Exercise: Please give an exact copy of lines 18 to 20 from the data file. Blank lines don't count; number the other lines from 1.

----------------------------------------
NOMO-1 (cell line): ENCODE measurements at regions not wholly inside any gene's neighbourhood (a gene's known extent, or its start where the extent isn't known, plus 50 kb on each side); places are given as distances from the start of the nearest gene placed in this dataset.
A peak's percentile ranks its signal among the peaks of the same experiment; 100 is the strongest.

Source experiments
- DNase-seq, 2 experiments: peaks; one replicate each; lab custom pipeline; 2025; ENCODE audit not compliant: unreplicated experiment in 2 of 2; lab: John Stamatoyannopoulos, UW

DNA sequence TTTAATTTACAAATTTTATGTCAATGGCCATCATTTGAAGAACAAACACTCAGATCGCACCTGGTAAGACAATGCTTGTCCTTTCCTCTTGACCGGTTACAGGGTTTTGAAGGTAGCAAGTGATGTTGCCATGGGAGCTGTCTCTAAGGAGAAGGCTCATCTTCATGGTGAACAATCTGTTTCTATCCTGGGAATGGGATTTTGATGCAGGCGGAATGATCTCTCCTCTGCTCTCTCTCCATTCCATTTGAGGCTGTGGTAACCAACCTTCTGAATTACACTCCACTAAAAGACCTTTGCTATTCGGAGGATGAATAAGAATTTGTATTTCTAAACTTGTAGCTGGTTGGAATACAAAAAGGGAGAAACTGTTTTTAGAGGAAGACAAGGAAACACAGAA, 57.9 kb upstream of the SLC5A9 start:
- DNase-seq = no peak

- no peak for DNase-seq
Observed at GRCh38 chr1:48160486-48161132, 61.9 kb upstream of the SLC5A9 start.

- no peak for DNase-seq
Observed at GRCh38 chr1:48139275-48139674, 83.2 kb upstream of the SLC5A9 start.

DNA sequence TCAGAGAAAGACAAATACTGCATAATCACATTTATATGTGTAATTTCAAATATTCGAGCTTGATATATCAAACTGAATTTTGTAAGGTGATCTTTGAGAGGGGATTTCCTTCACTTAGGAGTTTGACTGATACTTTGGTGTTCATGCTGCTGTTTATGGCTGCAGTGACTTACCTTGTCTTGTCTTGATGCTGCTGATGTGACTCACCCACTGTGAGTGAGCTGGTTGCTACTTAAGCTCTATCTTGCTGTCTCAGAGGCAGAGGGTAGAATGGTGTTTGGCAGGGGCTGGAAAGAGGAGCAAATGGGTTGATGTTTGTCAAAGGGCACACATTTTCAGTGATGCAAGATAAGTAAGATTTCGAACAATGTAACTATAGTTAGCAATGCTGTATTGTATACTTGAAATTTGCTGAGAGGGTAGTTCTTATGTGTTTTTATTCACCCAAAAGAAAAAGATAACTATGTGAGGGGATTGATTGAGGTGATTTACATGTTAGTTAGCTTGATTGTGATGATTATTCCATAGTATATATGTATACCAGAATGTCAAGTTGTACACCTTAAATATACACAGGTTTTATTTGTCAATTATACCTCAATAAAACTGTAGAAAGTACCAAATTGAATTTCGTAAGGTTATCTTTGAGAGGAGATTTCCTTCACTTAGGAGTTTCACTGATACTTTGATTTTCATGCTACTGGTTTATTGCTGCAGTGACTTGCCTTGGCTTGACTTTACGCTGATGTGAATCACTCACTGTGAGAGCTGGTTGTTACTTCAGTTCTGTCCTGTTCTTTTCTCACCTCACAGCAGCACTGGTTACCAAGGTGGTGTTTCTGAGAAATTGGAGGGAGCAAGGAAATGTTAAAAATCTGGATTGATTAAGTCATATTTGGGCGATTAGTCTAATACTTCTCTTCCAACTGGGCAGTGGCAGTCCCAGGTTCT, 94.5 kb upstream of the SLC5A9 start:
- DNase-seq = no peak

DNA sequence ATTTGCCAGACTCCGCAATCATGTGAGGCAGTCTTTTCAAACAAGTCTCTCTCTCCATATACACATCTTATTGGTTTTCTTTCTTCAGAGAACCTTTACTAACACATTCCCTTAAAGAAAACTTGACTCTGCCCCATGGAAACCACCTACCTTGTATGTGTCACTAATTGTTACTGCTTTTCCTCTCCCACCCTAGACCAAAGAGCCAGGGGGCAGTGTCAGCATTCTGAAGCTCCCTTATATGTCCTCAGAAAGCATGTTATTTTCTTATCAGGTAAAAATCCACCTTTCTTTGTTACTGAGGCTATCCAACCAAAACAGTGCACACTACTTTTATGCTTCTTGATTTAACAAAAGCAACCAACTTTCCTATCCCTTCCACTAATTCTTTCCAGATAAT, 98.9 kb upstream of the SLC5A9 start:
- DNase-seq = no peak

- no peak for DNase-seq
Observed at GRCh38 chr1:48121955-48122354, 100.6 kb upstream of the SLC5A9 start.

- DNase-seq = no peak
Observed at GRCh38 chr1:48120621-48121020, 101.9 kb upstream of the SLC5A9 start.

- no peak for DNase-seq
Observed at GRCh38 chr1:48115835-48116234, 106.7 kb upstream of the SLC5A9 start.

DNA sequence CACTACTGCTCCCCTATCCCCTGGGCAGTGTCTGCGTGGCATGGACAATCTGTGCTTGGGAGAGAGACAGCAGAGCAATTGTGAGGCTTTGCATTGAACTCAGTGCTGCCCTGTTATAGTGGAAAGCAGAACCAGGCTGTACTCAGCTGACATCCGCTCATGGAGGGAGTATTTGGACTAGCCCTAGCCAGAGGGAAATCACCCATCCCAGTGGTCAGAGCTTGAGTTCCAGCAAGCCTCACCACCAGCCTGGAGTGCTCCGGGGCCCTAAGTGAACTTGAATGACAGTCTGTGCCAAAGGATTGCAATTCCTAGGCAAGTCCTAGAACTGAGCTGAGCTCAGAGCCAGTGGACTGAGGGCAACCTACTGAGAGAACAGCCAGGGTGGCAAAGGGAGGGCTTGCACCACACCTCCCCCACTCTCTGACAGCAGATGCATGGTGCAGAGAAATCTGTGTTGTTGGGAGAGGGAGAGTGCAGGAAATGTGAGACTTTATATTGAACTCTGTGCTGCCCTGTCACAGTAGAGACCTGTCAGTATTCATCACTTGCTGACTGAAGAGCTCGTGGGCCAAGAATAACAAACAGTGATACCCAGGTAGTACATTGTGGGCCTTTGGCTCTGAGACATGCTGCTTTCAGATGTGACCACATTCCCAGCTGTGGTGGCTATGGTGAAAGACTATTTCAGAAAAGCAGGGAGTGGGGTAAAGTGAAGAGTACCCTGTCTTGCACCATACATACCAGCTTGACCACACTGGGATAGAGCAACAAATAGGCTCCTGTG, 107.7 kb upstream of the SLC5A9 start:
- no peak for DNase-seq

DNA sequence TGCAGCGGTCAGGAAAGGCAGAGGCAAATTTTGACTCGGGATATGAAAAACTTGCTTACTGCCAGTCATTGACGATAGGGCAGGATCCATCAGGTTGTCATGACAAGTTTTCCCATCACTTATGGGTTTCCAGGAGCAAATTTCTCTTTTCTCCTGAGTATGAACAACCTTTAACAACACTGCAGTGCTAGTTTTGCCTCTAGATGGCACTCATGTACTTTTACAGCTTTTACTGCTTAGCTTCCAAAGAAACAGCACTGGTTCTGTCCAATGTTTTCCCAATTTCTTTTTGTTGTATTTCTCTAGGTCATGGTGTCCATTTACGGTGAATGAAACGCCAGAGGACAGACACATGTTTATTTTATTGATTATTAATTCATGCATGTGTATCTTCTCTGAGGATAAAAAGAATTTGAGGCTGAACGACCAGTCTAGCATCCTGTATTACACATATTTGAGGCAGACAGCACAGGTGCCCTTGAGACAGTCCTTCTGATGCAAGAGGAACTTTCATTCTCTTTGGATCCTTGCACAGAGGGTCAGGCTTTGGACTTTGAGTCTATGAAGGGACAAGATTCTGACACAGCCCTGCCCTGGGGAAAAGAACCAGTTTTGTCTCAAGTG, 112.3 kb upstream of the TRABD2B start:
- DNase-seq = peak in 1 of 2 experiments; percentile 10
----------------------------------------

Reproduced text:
Observed at GRCh38 chr1:48120621-48121020, 101.9 kb upstream of the SLC5A9 start.

- no peak for DNase-seq
Observed at GRCh38 chr1:48115835-48116234, 106.7 kb upstream of the SLC5A9 start.